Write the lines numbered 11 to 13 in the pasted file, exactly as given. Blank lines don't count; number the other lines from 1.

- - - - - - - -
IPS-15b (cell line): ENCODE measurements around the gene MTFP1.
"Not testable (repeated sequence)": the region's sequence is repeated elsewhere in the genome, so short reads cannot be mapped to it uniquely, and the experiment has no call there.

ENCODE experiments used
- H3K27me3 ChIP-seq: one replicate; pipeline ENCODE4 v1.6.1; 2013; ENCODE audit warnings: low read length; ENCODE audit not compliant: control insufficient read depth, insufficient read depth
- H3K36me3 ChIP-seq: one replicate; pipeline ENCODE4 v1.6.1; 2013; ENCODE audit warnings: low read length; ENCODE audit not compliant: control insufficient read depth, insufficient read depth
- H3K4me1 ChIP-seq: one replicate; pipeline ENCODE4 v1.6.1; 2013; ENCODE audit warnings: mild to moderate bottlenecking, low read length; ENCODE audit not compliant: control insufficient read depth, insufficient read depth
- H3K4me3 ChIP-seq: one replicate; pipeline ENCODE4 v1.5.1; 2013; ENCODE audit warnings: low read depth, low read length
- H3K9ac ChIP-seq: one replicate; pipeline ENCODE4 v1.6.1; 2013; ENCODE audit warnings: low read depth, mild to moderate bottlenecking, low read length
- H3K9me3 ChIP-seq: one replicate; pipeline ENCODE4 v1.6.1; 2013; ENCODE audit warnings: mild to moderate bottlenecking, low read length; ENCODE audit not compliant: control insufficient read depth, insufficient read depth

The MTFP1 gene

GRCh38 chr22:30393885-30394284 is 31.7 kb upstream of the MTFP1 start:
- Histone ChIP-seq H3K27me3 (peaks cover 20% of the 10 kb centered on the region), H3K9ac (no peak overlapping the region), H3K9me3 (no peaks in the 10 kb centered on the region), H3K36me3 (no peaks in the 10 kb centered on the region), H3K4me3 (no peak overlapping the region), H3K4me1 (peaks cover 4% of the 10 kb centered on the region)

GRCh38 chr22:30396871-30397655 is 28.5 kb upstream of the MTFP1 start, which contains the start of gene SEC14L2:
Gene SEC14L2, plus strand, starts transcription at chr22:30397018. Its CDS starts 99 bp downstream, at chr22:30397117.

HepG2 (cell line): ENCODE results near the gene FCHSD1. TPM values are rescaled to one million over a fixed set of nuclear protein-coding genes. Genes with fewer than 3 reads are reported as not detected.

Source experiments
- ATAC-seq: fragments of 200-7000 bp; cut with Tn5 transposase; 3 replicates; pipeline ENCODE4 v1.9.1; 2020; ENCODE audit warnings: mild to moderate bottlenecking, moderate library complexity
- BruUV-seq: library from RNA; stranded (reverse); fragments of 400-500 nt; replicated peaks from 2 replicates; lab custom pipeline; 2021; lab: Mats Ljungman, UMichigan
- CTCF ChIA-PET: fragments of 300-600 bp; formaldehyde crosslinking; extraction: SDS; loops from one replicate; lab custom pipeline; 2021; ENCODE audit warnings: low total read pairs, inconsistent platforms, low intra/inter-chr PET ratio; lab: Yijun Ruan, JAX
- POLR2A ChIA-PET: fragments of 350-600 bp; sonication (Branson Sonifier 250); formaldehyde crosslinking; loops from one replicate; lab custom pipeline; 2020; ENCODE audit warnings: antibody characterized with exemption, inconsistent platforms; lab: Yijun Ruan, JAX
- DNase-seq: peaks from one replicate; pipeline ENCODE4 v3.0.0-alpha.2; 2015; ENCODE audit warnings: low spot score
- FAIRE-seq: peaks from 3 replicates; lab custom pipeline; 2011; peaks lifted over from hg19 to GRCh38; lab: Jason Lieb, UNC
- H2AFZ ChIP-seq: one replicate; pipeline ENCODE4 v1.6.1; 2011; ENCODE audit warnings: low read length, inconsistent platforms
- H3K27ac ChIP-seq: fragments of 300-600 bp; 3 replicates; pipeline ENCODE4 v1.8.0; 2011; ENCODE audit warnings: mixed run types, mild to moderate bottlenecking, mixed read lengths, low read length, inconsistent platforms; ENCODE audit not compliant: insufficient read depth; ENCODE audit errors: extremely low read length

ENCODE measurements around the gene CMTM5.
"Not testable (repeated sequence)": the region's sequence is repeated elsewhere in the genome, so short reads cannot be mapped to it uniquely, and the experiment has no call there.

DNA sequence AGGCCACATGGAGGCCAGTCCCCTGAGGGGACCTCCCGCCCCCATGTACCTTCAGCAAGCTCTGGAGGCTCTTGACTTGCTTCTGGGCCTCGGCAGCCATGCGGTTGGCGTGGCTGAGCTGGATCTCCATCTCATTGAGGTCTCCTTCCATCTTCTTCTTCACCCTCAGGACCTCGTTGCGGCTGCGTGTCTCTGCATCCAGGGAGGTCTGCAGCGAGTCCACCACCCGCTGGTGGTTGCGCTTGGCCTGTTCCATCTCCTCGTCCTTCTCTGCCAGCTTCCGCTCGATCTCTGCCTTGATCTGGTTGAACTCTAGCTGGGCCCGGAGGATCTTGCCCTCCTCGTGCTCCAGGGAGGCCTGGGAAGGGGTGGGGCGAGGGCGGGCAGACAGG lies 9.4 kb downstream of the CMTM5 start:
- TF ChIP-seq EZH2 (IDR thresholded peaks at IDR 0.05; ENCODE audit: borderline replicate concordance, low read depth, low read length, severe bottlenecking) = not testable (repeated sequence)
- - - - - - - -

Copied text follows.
GRCh38 chr22:30393885-30394284 is 31.7 kb upstream of the MTFP1 start:
- Histone ChIP-seq H3K27me3 (peaks cover 20% of the 10 kb centered on the region), H3K9ac (no peak overlapping the region), H3K9me3 (no peaks in the 10 kb centered on the region), H3K36me3 (no peaks in the 10 kb centered on the region), H3K4me3 (no peak overlapping the region), H3K4me1 (peaks cover 4% of the 10 kb centered on the region)

GRCh38 chr22:30396871-30397655 is 28.5 kb upstream of the MTFP1 start, which contains the start of gene SEC14L2: